Please, Log in or Register to view URLs content!


The Majorana fermion is a leading candidate to become a major component of a quantum computer. And his venture-capital firm is also investigated under 301.

Please, Log in or Register to view URLs content!
-fermionum-computing-scientists-have-captured-a-majorana-quasiparticle/

So the question becomes, is it suicide under depression or suicide under coercion?

And then 2 days later, ASML announced that deliveries of chip equipments will be delayed in early 2019, which also means orders to China, because of fire at a supplier.

Please, Log in or Register to view URLs content!


It is looking more and more like McCarthyism........
 
Last edited:

gelgoog

Senior Member
Registered Member
Im curious why Canada go with the plan . did they get tremendous pressure to do that? It will hurt Sino Canada relations especially now US are into protectionist policies
From what I hear it is quite popular for Chinese students to study in Canada. I wonder what would happen if the Chinese government suddenly imposed restrictions on that. Or simply notified their parents that it was a dangerous country to live in.

As for why Canada did it or whatnot. Just remember what I said before. They are part of the Five Eyes network. Why do you think Julian Assange, an Australian citizen, is holed up in the Equatorian Embassy in the UK?

I think this move smells of desperation. Perhaps the neo-cons fear that the pendulum on sanctions might shift once the Democrats take up the House of Representatives in Congress in January and the US legislature becomes grid-locked.
 
Last edited:

SteelBird

Major
Apparently, the one who ordered the arrest wants to derail the trade deal between the US and China. This person could be Trump's enemy, Trump's campaign or Trump himself. One question comes into my mind, is there any third party (or third country) involved in the arrest? For example a country is facing off the US feels the pressure so it wants to pull in more enemies to fight against the US? More important, what's next?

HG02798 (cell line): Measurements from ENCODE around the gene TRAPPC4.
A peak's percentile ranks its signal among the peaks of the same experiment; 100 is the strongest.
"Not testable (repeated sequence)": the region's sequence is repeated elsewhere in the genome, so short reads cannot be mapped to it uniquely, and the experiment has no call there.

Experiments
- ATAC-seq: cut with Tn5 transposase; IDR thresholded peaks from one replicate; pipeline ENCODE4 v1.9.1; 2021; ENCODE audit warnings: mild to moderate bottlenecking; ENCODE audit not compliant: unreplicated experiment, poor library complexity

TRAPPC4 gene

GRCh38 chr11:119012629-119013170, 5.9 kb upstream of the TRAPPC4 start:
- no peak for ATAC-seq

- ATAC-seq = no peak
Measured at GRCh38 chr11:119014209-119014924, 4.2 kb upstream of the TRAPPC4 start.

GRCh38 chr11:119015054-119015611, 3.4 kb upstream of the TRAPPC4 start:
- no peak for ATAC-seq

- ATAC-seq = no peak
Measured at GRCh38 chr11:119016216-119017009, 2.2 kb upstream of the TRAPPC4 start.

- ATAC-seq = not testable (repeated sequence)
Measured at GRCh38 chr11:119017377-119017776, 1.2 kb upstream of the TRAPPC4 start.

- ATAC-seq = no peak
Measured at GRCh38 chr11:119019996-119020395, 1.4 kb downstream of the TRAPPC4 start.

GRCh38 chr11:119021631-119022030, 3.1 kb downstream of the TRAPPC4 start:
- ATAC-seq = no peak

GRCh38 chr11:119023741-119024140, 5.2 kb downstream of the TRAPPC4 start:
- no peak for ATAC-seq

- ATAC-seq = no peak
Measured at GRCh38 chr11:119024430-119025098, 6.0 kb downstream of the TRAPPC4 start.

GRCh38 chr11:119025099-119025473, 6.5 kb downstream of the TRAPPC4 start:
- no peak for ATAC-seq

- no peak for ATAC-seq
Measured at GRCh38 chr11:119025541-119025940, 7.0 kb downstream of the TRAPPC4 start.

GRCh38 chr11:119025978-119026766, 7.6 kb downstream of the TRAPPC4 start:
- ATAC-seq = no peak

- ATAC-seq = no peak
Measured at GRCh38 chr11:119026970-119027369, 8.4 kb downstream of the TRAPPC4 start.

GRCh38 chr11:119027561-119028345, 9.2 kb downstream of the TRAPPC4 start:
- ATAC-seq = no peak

Dolcevita

Senior Member
China should sternly condemn and protest to Canada. Must be ready to retaliate and impose sanctions if necessary, Even murderers cannot be arrested without a formal criminal charge. If China is unable to protect Meng Wanzhou from this belligerent abduction, Chinese cannot reasonably expect Chinese government to protect them overseas. Also it will once again embolden the West to disrespect, abuse and belittle Chinese around the world.
 

SamuraiBlue

Captain
Regardless it seems as if Ms. Meng had sought a court-ordered publication ban to the Canadian court so no news of why she was arrested will be published until she is extradited to the US or she goes to court.
 

localizer

Senior Member
Registered Member
Apparently, the one who ordered the arrest wants to derail the trade deal between the US and China. This person could be Trump's enemy, Trump's campaign or Trump himself. One question comes into my mind, is there any third party (or third country) involved in the arrest? For example a country is facing off the US feels the pressure so it wants to pull in more enemies to fight against the US? More important, what's next?
its good cop bad cop
also possibility canada wants to play trump?
 
Status
Not open for further replies.

Top